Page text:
And the purpose of nationalists is the precise reverse of Labour’s values. In the case of the SNP, they don’t want power for Scotland for a purpose. It’s Scottish independence for its own sake. It doesn’t matter how much the SNP put Scottish prosperity at risk or gamble with Scotland’s power to lift people up and do good in the world. All that matters is independence for its own sake. Division over collective action, nationalism over the national interest.
Theresa May and her UKIP friends fail the same test.
Liam Fox gave it away with his empire 2.0 nonsense. Exercising power and influence in the world, for them, is some grandiose idiocy, divorced from the realities of modern British life. The power that British people need is investment in our industry and strong schools and healthcare so that no one is left out of Britain’s prosperity. The idea that Tory ministers are galivanting around the Commonwealth pretending the world hasn’t moved on since 1945 is maddening to those who are struggling with wages that are too slow to rise, and public services that even the National Audit Office now say are on their knees. This isn’t patriotism. It is pathetic.
Both kinds of narrow, petty, nationalism are wrong and self-defeating. Being part of a deal with others in Europe doesn’t diminish our ability to govern ourselves. It is a choice we can make because we have the autonomy to do so. And in any case, should we sign up to any free trade deal, like any bargain, there will be give and take involved. There will be rules we have to stick to that we may not like. So Theresa May is sacrificing one well understood set of rules, in which we have had power and influence, only to seek desperately to engage us in a new set of rules. So much disruption and risk, for so very little gain. All because the prime minister has let Nigel Farage call the shots.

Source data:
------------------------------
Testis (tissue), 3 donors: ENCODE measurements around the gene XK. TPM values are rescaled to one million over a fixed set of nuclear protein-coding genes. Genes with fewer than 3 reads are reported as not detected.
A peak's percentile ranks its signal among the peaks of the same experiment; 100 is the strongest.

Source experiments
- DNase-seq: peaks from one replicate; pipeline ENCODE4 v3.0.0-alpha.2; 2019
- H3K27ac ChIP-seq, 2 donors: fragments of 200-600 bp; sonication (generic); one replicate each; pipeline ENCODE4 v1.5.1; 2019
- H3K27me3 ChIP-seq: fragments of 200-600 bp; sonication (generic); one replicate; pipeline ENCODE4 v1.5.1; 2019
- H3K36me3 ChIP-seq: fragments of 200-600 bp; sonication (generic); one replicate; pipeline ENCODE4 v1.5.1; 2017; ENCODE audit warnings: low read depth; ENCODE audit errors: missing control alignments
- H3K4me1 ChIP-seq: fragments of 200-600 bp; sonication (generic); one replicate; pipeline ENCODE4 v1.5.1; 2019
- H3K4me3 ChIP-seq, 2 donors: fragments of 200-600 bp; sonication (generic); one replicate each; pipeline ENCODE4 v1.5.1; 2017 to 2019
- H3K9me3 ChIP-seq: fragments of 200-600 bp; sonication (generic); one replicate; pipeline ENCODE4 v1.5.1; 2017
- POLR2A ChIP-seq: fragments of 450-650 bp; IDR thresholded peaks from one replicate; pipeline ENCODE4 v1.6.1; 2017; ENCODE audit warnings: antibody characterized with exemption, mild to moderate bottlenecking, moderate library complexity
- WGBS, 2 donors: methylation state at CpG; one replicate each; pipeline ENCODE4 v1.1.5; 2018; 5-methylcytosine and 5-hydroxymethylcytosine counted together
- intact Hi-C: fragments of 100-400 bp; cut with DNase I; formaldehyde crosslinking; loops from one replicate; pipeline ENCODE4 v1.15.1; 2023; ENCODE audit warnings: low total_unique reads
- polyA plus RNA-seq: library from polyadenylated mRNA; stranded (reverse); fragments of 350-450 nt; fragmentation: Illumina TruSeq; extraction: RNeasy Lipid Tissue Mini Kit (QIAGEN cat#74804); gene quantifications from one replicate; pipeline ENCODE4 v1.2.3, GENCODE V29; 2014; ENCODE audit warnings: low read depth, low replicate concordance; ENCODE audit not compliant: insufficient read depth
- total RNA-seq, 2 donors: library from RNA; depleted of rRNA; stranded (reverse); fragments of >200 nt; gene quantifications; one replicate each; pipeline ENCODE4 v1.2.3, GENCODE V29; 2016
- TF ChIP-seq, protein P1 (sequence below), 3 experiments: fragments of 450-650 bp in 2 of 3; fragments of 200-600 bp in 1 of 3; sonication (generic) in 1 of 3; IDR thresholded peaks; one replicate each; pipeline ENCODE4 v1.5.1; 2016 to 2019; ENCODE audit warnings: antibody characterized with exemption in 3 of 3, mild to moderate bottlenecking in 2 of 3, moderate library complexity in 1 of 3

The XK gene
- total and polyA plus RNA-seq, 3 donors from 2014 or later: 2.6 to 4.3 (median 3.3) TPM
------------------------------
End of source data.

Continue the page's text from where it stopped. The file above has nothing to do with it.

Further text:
But worse. Because of the rise of nationalism in our country, we risk decades of slow growth, economic decline, and the compounding of social problems that will drag us back to the worst of the Thatcher years, and cause pain for many people. Whilst the government are being understandably coy about the economic impacts of leaving the single market, academics argue that it will be precisely the areas that suffered de-industrialisation in the past that will suffer again.
The answer to all this purposeless, damaging, nonsensical, nationalism is for the Labour movement to do its job. We should represent working people (and those who rely on them for their pensions) and fight for the best deal we can get. That means arguing for staying in the single market and standing up for the common sense idea that working with others, within our country and internationally, is the way we serve our own interest. It means taking on the nationalists in England and in Scotland and wherever else we find them. They are only interested in antagonism and division, preaching simplistic notions of identity and national interest that deny the reality of people’s lives and seek to play on their worst instincts. And all the while, as both the SNP and Tory governments have demonstrated, public services, which should serve English and Scottish people, go to the wall.
The nationalists on our island are not interested in the national interest, they care only about breaking people apart. We are the ones really prepared to fight for our country and now more than ever before, that is what we need to do.